A Multi-View Deep Learning Approach for Cross Domain User Modeling in Recommendation Systems

  • Ali Mamdouh Elkahky
  • Yang Song
  • Xiaodong He

WWW 2015 |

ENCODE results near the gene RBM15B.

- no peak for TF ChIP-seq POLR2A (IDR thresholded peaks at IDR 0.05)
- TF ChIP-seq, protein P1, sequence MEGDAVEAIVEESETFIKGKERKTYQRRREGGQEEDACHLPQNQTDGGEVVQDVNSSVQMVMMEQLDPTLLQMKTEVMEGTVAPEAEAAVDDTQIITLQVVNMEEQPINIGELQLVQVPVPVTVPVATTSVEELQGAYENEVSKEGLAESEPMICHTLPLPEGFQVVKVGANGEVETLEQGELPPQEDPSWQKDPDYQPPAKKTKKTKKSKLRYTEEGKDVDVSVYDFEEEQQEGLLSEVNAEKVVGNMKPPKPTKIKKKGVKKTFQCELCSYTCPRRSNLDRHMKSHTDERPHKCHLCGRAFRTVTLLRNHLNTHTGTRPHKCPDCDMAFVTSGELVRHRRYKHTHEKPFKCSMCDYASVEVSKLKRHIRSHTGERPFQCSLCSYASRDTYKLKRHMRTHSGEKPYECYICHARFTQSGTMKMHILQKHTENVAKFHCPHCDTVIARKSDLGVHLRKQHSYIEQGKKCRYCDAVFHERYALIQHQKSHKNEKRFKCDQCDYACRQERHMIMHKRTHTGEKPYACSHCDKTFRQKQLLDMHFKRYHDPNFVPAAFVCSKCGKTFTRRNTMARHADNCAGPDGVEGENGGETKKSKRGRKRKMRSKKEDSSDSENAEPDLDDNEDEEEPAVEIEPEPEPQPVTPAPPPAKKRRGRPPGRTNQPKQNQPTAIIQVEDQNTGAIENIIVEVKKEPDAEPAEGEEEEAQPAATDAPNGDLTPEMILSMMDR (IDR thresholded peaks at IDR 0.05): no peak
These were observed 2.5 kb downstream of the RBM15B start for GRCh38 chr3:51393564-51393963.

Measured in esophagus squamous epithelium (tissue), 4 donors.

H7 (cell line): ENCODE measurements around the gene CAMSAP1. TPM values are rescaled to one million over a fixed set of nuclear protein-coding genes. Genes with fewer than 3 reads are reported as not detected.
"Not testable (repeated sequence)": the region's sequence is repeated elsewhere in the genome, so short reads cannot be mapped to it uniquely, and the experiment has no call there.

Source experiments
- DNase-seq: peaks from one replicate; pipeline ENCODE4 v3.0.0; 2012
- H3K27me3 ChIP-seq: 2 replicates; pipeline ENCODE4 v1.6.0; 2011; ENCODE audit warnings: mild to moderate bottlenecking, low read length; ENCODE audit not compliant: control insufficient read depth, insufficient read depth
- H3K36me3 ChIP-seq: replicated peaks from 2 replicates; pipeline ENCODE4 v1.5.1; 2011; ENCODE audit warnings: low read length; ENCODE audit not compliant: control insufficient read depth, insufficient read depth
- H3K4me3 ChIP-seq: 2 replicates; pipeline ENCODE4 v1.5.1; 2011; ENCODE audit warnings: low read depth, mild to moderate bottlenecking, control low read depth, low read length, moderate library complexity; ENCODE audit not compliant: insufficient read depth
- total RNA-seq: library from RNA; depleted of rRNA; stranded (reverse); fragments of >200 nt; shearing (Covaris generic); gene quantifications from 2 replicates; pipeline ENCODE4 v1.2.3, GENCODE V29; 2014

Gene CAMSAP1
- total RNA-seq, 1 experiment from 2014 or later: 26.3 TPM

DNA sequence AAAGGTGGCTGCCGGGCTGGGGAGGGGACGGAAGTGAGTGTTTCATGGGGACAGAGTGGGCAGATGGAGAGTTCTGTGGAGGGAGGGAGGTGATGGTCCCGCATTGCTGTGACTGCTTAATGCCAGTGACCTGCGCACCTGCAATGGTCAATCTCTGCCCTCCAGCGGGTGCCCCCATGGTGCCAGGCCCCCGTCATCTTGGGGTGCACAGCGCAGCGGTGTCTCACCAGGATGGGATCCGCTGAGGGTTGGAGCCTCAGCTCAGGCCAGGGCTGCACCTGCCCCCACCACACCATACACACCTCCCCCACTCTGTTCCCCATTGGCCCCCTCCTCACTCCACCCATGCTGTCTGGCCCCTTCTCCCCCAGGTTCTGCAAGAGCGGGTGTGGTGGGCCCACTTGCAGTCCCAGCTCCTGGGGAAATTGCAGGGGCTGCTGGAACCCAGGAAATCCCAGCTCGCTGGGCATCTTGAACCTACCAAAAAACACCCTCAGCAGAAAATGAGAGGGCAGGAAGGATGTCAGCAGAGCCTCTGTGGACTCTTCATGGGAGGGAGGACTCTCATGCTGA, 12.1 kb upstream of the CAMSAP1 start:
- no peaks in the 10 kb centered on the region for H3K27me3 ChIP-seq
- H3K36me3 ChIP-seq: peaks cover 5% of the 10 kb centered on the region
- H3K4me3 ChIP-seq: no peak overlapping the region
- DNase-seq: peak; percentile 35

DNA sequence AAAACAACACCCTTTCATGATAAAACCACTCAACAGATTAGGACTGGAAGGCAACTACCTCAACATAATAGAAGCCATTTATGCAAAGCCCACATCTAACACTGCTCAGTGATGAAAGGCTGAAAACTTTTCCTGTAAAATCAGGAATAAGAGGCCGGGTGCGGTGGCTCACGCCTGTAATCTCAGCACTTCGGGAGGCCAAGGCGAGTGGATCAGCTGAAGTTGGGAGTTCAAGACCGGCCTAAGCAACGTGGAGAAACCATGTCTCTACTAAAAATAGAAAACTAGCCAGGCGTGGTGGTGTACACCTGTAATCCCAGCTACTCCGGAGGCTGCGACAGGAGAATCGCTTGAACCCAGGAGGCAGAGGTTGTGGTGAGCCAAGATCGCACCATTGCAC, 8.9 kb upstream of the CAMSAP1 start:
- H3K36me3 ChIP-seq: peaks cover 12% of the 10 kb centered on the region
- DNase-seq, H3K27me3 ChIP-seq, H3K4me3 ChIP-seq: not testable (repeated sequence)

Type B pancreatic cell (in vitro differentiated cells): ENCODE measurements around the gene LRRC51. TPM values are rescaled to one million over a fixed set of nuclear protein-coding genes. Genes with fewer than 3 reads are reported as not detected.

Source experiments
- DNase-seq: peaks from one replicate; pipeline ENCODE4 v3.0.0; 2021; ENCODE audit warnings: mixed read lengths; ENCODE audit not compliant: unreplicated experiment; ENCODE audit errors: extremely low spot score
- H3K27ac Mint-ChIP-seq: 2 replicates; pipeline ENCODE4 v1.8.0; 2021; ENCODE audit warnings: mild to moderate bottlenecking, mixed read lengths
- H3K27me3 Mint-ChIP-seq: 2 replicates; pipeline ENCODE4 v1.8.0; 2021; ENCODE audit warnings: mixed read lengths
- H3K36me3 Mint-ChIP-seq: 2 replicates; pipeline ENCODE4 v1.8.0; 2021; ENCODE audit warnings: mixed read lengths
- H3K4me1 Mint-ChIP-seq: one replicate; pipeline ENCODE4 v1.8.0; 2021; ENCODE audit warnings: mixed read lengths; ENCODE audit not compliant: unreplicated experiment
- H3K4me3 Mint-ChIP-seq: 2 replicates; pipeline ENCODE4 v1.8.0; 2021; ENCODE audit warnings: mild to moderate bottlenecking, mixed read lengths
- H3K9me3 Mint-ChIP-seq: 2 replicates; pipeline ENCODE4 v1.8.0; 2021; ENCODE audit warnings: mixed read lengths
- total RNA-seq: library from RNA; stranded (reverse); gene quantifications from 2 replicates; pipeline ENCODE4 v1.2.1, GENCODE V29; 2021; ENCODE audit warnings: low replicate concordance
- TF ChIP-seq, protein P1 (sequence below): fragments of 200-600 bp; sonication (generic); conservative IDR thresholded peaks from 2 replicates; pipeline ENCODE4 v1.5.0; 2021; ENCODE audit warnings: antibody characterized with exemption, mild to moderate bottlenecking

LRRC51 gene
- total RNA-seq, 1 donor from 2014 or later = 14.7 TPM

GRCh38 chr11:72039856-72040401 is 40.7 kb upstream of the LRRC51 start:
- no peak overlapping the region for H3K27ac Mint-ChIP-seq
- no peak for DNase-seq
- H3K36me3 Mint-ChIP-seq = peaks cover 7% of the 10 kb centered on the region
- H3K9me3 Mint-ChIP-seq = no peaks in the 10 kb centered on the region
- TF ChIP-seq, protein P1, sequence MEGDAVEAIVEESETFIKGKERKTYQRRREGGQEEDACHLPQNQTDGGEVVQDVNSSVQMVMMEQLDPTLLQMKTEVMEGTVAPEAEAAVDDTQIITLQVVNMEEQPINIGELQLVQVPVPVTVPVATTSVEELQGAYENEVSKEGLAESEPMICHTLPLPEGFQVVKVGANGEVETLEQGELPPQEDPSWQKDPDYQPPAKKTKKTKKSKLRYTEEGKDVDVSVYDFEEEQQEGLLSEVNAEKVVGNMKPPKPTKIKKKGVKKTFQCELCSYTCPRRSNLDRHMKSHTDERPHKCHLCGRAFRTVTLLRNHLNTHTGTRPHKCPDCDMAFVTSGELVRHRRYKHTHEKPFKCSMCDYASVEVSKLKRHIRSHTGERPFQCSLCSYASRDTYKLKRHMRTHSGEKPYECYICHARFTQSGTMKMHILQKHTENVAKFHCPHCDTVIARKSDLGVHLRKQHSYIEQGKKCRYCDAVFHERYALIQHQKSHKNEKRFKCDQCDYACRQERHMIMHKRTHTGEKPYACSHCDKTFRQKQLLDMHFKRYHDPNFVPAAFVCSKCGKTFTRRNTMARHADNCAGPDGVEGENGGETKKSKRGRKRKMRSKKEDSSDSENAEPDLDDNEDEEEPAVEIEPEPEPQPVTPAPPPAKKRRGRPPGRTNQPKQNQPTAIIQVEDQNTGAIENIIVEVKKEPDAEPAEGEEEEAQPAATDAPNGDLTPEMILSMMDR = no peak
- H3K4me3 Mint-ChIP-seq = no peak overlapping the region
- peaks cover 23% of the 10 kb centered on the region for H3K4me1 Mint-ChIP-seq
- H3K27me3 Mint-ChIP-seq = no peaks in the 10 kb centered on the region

Recent online services rely heavily on automatic personalization to recommend relevant content to a large number of users. This requires systems to scale promptly to accommodate the stream of new users visiting the online services for the first time. In this work, we propose a content-based recommendation system to address both the recommendation quality and the system scalability. We propose to use a rich feature set to represent users, according to their web browsing history and search queries. We use a Deep Learning approach to map users and items to a latent space where the similarity between users and their preferred items is maximized. We extend the model to jointly learn from features of items from different domains and user features by introducing a multi-view Deep Learning model. We show how to make this rich-feature based user representation scalable by reducing the dimension of the inputs and the amount of training data. The rich user feature representation allows the model to learn relevant user behavior patterns and give useful recommendations for users who do not have any interaction with the service, given that they have adequate search and browsing history. The combination of different domains into a single model for learning helps improve the recommendation quality across all the domains, as well as having a more compact and a semantically richer user latent feature vector. We experiment with our approach on three real-world recommendation systems acquired from different sources of Microsoft products: Windows Apps recommendation, News recommendation, and Movie/TV recommendation. Results indicate that our approach is significantly better than the state-of-the-art algorithms (up to 49% enhancement on existing users and 115% enhancement on new users). Scalability analysis show that our multi-view DNN model can easily scale/expand to encompass millions of users and items with billions of entries. Experimental results also confirm that combining features from all domains produces much better performance than building separate models for each domain.